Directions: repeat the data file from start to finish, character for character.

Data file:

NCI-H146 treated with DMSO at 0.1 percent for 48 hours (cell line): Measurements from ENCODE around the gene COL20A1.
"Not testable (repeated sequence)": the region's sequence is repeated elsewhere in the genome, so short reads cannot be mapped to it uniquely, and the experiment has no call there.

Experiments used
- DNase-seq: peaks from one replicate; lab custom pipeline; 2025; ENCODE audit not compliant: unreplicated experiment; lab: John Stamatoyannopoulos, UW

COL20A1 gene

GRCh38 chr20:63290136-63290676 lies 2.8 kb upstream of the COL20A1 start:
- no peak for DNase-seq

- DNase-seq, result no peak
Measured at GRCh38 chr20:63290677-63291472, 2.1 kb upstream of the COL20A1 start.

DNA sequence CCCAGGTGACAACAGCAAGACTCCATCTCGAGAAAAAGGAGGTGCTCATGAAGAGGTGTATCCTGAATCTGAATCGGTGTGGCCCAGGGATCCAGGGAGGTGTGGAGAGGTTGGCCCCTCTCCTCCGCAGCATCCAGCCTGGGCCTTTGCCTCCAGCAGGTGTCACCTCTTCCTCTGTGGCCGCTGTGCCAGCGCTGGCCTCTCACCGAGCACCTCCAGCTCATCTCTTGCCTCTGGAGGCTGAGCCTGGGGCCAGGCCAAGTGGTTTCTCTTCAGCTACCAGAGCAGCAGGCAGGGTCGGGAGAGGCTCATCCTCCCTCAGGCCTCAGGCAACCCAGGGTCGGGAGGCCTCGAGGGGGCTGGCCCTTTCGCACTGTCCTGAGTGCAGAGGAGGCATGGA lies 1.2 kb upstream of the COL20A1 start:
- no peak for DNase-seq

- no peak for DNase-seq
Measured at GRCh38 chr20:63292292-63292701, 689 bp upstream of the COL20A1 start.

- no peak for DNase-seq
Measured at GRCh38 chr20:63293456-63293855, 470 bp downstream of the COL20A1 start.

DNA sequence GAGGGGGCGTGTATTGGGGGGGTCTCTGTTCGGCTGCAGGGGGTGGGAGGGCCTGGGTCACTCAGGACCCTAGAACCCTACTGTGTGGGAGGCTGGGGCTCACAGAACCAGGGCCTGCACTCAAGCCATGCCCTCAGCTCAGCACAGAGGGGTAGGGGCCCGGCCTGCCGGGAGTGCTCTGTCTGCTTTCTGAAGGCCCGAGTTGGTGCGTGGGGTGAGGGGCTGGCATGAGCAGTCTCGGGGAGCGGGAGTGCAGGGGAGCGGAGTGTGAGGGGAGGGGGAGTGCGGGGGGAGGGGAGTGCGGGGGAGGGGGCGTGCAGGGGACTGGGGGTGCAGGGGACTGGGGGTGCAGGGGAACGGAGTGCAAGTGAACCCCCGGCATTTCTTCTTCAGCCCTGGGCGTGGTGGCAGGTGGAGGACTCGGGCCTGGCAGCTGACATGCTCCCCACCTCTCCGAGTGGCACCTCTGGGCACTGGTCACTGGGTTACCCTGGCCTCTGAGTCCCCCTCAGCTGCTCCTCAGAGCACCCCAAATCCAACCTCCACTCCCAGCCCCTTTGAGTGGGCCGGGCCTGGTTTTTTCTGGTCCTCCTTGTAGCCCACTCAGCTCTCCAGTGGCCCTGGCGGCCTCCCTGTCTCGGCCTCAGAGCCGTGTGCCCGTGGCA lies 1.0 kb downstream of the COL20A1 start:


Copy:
NCI-H146 treated with DMSO at 0.1 percent for 48 hours (cell line): Measurements from ENCODE around the gene COL20A1.
"Not testable (repeated sequence)": the region's sequence is repeated elsewhere in the genome, so short reads cannot be mapped to it uniquely, and the experiment has no call there.

Experiments used
- DNase-seq: peaks from one replicate; lab custom pipeline; 2025; ENCODE audit not compliant: unreplicated experiment; lab: John Stamatoyannopoulos, UW

COL20A1 gene

GRCh38 chr20:63290136-63290676 lies 2.8 kb upstream of the COL20A1 start:
- no peak for DNase-seq

- DNase-seq, result no peak
Measured at GRCh38 chr20:63290677-63291472, 2.1 kb upstream of the COL20A1 start.

DNA sequence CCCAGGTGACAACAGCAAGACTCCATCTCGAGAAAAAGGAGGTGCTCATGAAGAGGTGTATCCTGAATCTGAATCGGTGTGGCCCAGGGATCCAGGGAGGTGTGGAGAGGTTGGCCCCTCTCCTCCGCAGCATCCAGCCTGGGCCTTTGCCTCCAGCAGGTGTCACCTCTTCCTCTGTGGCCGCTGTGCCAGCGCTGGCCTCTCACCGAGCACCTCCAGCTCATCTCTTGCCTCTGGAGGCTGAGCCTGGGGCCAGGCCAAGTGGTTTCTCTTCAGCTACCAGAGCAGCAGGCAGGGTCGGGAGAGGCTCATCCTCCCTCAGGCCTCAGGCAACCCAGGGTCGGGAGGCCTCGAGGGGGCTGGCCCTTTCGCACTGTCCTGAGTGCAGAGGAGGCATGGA lies 1.2 kb upstream of the COL20A1 start:
- no peak for DNase-seq

- no peak for DNase-seq
Measured at GRCh38 chr20:63292292-63292701, 689 bp upstream of the COL20A1 start.

- no peak for DNase-seq
Measured at GRCh38 chr20:63293456-63293855, 470 bp downstream of the COL20A1 start.

DNA sequence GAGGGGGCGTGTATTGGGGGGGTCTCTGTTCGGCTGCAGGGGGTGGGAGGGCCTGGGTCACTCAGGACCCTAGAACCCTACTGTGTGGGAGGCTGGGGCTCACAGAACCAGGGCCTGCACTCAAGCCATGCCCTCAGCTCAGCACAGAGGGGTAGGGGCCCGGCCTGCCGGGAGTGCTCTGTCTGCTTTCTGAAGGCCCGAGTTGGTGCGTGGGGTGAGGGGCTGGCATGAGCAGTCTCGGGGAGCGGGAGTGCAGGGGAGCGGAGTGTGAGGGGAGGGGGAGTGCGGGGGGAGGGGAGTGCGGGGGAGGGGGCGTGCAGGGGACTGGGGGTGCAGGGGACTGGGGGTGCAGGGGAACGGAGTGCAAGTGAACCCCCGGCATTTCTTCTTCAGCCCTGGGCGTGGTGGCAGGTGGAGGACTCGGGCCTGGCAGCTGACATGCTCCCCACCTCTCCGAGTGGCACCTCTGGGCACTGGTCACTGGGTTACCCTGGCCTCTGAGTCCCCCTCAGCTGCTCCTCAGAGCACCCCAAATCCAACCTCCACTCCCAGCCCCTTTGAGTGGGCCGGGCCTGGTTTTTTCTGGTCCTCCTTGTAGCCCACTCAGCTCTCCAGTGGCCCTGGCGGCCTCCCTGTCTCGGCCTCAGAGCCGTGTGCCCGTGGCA lies 1.0 kb downstream of the COL20A1 start: